The Care Company
How Can Improv Improve Dementia Care?
Creativity, flexibility, and a healthy dose of lighthearted fun are among the top ingredients to healthy and effective dementia care. It stands to reason then that a spontaneous activity like improvisation is a great method to connect and engage with a person struggling with cognitive challenges. Not only does it enable you to pivot and embrace unexpected plot twists, but it enables you to find out about the senior in your care.
So, How Exactly Does Improv Improve Dementia Care?
The objective of improv in dementia care is to meet the person in their reality and to supply them with opportunities to express themselves in whatever way that is natural and comfortable. It is about establishing an environment in which the person is heard, respected, and never corrected. It takes more listening than talking, and accepting any feelings or thoughts the person would like to share.
Here are a couple of improv activity tips to try. After getting an idea of how it works, the sky is the limit! Utilize your own creativity and understanding of the person you are caring for to develop ideas that will perform best for you personally.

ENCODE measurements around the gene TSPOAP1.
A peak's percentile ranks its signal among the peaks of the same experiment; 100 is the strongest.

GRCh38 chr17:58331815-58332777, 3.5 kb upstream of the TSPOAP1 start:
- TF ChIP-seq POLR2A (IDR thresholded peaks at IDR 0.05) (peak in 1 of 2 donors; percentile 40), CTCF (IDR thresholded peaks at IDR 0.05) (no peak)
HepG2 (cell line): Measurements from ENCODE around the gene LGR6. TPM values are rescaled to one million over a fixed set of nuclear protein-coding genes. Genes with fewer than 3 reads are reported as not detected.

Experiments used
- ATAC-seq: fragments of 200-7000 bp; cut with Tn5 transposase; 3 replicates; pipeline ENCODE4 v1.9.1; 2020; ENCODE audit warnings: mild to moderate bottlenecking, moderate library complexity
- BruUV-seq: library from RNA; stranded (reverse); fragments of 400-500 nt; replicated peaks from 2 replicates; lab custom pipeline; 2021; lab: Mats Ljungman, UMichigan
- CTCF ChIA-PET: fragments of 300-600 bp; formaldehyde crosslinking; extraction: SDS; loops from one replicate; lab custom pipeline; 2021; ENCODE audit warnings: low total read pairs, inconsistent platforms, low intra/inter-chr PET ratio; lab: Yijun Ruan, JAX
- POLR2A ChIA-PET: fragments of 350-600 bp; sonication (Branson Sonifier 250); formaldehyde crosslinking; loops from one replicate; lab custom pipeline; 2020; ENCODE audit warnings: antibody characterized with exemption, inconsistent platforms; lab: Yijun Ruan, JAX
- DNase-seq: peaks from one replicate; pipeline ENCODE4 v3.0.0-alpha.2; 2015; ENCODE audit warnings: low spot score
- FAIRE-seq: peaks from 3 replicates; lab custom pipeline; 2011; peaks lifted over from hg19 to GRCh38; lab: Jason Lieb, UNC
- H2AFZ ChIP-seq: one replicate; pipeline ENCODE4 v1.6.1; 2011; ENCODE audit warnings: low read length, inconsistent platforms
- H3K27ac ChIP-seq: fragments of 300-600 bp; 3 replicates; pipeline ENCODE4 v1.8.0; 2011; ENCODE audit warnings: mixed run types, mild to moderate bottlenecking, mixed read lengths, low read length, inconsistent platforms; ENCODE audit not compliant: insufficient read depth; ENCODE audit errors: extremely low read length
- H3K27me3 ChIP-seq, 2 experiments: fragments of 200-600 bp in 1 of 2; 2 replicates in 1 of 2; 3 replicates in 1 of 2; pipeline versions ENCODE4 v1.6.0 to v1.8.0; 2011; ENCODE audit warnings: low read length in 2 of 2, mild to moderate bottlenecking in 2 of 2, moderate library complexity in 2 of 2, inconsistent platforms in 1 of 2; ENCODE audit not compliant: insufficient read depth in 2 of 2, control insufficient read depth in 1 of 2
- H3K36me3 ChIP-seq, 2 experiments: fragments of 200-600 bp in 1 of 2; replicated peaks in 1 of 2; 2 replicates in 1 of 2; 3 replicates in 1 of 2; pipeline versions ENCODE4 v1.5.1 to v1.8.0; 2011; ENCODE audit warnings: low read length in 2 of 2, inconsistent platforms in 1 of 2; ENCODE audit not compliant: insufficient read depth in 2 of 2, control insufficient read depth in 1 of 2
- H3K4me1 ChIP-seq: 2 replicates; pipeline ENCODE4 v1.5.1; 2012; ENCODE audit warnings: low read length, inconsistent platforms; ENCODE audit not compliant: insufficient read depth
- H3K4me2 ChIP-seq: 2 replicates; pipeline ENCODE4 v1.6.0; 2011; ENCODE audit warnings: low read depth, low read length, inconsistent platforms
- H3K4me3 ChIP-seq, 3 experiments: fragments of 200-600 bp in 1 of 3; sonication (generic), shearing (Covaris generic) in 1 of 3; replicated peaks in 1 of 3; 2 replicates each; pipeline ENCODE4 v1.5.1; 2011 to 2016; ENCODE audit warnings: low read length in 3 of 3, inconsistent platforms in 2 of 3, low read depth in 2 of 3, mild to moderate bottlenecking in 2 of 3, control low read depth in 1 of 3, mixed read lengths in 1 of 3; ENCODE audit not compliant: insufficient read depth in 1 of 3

“Yes, and…”: This is an easy but incredibly important technique to incorporate throughout all of your interactions with someone with Alzheimer's. It is the opposite to the all-too common, “No, but…,” where we might be inclined to correct something we know to be untrue. Instead, if the person with Alzheimer's says, “I have to bake cookies today for my daughter to take to school,” an appropriate response would be, “Yes, and tell me more about what is going on at school today.” Your goal is to concur with the person and encourage them to keep the conversation going.
Picnic: In this activity, you’re going to imagine you are packing a picnic basket with items that start with each letter of the alphabet. Modify it accordingly based on the person’s ability level. And of course, any item they mention, whether it begins with the correct letter or not, is acceptable.
What’s in the box?: Pretend you are holding a box (or use a real, empty box). Simulate opening the box and peeking inside. Hand the box to the senior and ask what they would choose to put into the box. You can use the “Yes, and…” prompt to encourage them to tell you more. Or, ask them to hand you back the box, and you make up what you think should go inside. Take turns passing back and forth so long as the senior is engaged and interested.
Our dementia care team has an abundance of innovative suggestions to make each day the best it can be for those we serve. Contact us at 416-422-2273 to request a free in-home consultation to find out more information.